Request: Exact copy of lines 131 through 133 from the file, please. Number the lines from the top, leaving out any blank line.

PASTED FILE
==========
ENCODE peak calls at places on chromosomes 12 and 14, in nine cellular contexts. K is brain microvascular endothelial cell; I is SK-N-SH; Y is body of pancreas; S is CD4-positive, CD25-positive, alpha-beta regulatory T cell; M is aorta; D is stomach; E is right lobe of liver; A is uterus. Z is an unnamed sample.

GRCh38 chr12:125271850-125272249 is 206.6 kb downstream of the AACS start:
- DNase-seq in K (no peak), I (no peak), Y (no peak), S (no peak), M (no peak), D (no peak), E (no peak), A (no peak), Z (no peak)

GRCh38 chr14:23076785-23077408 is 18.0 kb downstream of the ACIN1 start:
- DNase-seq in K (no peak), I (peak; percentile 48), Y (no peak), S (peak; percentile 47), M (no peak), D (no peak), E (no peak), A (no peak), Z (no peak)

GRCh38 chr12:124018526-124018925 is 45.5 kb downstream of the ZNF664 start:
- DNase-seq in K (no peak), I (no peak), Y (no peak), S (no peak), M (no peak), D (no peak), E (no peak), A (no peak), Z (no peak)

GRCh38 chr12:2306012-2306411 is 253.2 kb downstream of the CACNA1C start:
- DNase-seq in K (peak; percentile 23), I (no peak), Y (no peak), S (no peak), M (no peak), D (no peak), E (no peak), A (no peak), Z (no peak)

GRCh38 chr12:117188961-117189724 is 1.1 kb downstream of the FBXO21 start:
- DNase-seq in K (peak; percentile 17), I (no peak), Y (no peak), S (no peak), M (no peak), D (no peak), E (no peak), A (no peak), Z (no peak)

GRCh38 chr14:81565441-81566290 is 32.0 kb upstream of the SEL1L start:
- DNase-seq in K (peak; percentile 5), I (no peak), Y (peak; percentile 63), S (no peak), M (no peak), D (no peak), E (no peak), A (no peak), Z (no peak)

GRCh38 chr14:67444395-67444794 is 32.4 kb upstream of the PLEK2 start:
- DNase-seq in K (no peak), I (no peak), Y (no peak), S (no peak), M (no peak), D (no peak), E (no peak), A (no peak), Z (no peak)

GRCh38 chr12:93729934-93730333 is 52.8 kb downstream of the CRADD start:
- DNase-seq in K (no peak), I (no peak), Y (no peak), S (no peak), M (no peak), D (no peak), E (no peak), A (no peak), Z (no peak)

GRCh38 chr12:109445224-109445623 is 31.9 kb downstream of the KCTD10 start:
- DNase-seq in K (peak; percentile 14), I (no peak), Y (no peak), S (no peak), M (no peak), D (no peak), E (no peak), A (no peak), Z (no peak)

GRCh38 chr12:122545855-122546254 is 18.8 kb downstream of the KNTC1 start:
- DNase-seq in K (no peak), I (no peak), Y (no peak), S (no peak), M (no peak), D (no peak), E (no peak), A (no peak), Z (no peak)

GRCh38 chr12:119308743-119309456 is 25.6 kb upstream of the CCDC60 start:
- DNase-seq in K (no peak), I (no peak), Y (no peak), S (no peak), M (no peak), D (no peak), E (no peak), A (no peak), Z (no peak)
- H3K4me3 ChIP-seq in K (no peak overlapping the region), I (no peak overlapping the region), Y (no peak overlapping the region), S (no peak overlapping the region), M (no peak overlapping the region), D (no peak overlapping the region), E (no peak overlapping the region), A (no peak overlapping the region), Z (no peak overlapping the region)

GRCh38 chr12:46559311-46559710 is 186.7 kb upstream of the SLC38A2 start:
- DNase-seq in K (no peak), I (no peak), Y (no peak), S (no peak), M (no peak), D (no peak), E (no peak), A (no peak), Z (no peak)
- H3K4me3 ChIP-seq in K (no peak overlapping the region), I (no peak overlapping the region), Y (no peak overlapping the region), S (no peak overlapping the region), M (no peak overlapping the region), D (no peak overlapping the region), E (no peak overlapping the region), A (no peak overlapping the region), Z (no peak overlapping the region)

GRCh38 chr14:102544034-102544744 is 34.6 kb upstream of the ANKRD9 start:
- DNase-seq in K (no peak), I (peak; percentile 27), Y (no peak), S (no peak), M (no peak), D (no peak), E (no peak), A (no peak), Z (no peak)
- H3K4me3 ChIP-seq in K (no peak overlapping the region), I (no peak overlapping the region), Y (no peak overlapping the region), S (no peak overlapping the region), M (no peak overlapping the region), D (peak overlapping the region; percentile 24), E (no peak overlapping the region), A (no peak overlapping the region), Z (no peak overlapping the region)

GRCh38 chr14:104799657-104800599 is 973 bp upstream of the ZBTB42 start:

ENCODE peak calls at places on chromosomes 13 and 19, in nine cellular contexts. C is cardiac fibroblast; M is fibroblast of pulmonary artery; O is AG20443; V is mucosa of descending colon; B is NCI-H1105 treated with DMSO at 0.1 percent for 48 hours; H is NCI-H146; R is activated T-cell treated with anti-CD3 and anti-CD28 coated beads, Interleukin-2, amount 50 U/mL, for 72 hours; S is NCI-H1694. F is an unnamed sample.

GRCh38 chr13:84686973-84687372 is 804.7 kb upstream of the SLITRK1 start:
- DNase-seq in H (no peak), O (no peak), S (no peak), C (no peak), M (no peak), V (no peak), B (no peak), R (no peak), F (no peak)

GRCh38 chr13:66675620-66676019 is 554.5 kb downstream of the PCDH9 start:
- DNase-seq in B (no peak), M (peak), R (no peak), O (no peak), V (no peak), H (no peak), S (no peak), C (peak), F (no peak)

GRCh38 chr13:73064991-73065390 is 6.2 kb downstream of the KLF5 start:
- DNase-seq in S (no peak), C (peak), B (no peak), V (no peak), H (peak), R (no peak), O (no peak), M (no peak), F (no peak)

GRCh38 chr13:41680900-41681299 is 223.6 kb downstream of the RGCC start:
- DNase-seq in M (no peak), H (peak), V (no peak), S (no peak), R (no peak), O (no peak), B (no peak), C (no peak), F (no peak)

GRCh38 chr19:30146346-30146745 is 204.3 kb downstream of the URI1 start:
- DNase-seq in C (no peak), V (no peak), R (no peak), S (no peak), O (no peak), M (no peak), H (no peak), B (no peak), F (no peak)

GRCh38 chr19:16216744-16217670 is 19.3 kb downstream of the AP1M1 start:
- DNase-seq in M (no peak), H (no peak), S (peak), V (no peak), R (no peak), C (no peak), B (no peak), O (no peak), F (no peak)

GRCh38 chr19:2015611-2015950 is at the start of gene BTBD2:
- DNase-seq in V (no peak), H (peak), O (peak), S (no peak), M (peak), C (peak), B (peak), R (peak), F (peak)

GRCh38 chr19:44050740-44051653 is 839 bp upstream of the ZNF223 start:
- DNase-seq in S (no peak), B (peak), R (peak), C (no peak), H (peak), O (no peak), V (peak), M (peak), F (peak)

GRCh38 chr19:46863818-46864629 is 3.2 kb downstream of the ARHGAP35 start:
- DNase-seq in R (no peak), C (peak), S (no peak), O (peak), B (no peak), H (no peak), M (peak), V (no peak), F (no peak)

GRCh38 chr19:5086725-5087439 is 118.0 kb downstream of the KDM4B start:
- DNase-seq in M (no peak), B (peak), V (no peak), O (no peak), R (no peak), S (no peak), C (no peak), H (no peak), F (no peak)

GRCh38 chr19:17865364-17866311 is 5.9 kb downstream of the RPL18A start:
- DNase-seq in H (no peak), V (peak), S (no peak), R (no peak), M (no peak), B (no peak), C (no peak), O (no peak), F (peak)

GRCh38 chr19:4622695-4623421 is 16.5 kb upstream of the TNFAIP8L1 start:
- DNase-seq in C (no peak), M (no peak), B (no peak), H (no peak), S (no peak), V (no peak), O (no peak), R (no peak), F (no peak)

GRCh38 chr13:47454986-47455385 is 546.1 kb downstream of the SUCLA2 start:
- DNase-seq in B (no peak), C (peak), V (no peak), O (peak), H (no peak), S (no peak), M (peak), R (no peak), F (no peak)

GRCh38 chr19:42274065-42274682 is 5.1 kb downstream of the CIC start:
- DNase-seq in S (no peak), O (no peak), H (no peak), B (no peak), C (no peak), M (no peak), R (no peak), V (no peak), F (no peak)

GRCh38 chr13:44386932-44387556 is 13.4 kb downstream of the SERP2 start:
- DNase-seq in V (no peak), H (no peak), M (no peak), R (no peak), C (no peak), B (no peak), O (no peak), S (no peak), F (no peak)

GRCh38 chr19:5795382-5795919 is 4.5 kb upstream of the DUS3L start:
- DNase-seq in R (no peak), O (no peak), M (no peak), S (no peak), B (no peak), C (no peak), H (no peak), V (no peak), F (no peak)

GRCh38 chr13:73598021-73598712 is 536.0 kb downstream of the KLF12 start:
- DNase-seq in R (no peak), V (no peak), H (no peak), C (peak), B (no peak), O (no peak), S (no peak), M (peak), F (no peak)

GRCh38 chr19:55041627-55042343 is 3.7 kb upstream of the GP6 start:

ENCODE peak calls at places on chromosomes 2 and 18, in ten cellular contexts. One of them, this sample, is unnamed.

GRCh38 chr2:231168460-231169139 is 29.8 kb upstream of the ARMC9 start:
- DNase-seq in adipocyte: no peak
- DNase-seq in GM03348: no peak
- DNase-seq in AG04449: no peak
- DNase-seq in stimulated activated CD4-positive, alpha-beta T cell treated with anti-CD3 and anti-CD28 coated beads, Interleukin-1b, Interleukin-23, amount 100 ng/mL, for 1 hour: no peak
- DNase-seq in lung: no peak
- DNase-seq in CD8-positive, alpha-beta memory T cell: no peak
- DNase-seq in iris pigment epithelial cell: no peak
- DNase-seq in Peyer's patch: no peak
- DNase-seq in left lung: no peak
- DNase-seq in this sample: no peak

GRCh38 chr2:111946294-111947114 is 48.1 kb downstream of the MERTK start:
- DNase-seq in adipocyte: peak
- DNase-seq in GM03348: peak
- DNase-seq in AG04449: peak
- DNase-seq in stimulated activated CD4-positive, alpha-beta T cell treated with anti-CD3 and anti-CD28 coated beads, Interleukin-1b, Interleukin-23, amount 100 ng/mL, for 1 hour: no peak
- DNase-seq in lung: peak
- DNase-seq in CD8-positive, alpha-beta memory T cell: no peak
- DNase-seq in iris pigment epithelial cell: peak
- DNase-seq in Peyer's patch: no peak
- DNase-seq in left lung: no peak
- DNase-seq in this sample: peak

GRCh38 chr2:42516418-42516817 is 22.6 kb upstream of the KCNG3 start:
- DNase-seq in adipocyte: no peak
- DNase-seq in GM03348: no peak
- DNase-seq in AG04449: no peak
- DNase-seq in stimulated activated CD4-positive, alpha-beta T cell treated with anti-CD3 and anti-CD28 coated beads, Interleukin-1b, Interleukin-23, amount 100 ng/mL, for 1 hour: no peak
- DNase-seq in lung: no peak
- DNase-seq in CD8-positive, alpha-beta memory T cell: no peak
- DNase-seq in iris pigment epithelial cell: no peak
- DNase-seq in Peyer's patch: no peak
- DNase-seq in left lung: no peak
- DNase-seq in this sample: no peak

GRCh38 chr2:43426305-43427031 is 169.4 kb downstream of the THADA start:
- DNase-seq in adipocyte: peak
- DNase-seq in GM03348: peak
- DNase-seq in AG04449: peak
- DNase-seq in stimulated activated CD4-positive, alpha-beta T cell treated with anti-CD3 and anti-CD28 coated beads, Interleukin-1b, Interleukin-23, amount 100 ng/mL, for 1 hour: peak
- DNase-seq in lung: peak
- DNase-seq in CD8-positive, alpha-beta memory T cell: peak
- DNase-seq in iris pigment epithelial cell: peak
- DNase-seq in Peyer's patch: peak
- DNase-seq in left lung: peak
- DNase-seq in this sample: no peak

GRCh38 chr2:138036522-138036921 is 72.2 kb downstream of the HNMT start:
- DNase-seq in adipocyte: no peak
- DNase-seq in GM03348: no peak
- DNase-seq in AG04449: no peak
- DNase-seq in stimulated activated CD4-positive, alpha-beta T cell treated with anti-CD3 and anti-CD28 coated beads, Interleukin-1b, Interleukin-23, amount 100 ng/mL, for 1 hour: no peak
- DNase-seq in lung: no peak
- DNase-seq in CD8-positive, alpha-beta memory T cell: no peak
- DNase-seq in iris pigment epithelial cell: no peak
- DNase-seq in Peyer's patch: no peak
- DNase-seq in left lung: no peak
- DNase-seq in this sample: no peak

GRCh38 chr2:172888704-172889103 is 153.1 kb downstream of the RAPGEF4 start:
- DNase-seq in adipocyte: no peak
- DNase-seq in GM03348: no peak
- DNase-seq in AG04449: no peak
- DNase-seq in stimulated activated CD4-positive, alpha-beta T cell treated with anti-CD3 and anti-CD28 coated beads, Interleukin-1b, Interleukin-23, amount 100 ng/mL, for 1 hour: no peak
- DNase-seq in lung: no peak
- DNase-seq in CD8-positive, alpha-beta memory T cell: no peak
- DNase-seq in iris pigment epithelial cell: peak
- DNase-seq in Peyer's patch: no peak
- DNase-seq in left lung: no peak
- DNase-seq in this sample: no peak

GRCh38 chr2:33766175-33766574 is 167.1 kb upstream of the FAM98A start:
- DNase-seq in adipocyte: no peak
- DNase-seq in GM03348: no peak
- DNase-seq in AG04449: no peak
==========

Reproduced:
- DNase-seq in iris pigment epithelial cell: peak
- DNase-seq in Peyer's patch: no peak
- DNase-seq in left lung: no peak